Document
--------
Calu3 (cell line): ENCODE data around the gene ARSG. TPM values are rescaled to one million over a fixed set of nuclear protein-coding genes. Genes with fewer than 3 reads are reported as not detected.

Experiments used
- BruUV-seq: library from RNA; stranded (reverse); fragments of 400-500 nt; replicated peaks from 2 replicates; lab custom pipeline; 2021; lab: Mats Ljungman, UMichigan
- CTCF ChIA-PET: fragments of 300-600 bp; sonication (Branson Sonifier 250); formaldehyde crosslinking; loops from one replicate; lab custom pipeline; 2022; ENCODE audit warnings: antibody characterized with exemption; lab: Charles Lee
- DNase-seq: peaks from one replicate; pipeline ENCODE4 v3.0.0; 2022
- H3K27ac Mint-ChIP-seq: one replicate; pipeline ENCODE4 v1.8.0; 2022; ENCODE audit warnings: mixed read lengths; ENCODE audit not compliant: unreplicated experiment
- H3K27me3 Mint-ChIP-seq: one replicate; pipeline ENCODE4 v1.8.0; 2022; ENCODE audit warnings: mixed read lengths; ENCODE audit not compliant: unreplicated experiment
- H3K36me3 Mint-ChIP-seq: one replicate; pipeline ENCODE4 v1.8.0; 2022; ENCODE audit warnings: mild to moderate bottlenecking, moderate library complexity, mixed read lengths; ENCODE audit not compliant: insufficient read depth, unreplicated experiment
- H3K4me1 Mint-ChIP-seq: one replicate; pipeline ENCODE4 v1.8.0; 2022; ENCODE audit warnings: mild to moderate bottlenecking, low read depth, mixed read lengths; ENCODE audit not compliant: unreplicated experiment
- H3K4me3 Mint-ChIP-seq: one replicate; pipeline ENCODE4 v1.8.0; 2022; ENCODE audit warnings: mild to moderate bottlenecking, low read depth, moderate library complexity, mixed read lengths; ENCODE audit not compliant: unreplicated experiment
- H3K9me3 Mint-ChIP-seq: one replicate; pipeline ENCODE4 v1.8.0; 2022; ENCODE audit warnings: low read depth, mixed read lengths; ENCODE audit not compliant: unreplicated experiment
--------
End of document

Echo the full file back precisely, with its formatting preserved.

Calu3 (cell line): ENCODE data around the gene ARSG. TPM values are rescaled to one million over a fixed set of nuclear protein-coding genes. Genes with fewer than 3 reads are reported as not detected.

Experiments used
- BruUV-seq: library from RNA; stranded (reverse); fragments of 400-500 nt; replicated peaks from 2 replicates; lab custom pipeline; 2021; lab: Mats Ljungman, UMichigan
- CTCF ChIA-PET: fragments of 300-600 bp; sonication (Branson Sonifier 250); formaldehyde crosslinking; loops from one replicate; lab custom pipeline; 2022; ENCODE audit warnings: antibody characterized with exemption; lab: Charles Lee
- DNase-seq: peaks from one replicate; pipeline ENCODE4 v3.0.0; 2022
- H3K27ac Mint-ChIP-seq: one replicate; pipeline ENCODE4 v1.8.0; 2022; ENCODE audit warnings: mixed read lengths; ENCODE audit not compliant: unreplicated experiment
- H3K27me3 Mint-ChIP-seq: one replicate; pipeline ENCODE4 v1.8.0; 2022; ENCODE audit warnings: mixed read lengths; ENCODE audit not compliant: unreplicated experiment
- H3K36me3 Mint-ChIP-seq: one replicate; pipeline ENCODE4 v1.8.0; 2022; ENCODE audit warnings: mild to moderate bottlenecking, moderate library complexity, mixed read lengths; ENCODE audit not compliant: insufficient read depth, unreplicated experiment
- H3K4me1 Mint-ChIP-seq: one replicate; pipeline ENCODE4 v1.8.0; 2022; ENCODE audit warnings: mild to moderate bottlenecking, low read depth, mixed read lengths; ENCODE audit not compliant: unreplicated experiment
- H3K4me3 Mint-ChIP-seq: one replicate; pipeline ENCODE4 v1.8.0; 2022; ENCODE audit warnings: mild to moderate bottlenecking, low read depth, moderate library complexity, mixed read lengths; ENCODE audit not compliant: unreplicated experiment
- H3K9me3 Mint-ChIP-seq: one replicate; pipeline ENCODE4 v1.8.0; 2022; ENCODE audit warnings: low read depth, mixed read lengths; ENCODE audit not compliant: unreplicated experiment